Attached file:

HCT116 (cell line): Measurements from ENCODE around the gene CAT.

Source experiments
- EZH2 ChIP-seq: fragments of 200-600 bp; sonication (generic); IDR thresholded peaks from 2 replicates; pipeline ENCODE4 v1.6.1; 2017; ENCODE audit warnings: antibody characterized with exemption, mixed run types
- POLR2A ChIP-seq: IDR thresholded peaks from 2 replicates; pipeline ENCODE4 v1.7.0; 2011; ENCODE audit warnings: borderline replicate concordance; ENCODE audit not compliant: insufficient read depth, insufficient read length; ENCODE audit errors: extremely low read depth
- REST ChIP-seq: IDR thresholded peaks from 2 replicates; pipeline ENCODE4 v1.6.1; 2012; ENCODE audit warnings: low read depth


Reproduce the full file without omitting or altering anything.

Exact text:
HCT116 (cell line): Measurements from ENCODE around the gene CAT.

Source experiments
- EZH2 ChIP-seq: fragments of 200-600 bp; sonication (generic); IDR thresholded peaks from 2 replicates; pipeline ENCODE4 v1.6.1; 2017; ENCODE audit warnings: antibody characterized with exemption, mixed run types
- POLR2A ChIP-seq: IDR thresholded peaks from 2 replicates; pipeline ENCODE4 v1.7.0; 2011; ENCODE audit warnings: borderline replicate concordance; ENCODE audit not compliant: insufficient read depth, insufficient read length; ENCODE audit errors: extremely low read depth
- REST ChIP-seq: IDR thresholded peaks from 2 replicates; pipeline ENCODE4 v1.6.1; 2012; ENCODE audit warnings: low read depth